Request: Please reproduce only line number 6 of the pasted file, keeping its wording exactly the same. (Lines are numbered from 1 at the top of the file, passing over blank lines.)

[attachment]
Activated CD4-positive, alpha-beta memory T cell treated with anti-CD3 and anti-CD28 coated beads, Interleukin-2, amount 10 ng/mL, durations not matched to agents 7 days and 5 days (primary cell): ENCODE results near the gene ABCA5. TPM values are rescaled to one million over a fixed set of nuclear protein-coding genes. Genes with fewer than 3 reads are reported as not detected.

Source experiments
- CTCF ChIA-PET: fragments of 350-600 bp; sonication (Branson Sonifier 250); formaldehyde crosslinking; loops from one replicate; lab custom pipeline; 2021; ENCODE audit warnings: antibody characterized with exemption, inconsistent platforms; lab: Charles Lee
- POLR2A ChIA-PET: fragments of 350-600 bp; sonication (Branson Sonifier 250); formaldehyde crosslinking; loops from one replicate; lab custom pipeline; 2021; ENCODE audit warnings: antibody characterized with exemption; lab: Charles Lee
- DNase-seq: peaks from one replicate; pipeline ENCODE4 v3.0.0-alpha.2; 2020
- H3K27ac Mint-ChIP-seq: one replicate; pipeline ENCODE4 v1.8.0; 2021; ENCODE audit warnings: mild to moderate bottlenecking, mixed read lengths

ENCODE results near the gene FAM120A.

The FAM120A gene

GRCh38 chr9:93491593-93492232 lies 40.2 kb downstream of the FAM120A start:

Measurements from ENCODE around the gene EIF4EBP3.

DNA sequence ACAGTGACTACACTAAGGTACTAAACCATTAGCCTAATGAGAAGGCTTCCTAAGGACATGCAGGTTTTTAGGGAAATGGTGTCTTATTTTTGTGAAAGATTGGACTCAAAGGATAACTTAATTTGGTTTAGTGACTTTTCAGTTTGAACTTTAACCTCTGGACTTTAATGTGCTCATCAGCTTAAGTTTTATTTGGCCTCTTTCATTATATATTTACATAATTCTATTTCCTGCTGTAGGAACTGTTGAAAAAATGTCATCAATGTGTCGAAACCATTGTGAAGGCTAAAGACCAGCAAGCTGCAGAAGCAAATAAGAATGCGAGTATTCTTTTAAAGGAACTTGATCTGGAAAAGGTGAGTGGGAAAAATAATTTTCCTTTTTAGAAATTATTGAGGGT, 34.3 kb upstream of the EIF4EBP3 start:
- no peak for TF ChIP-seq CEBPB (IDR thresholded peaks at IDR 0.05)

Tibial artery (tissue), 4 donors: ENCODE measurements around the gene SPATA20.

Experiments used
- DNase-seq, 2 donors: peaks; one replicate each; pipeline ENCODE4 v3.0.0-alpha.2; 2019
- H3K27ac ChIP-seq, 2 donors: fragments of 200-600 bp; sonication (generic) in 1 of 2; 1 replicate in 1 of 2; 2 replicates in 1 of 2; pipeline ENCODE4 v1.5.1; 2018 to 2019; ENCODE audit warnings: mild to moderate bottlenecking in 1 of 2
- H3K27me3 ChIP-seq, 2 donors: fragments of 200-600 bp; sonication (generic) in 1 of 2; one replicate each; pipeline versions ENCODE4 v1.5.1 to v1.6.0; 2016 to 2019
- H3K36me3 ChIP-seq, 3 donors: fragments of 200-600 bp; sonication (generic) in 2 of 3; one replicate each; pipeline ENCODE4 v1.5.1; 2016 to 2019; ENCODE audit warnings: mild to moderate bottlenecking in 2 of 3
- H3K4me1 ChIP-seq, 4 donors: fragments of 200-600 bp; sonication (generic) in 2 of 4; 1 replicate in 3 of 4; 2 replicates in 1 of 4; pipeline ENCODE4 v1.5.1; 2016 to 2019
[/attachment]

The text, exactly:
- H3K27ac Mint-ChIP-seq: one replicate; pipeline ENCODE4 v1.8.0; 2021; ENCODE audit warnings: mild to moderate bottlenecking, mixed read lengths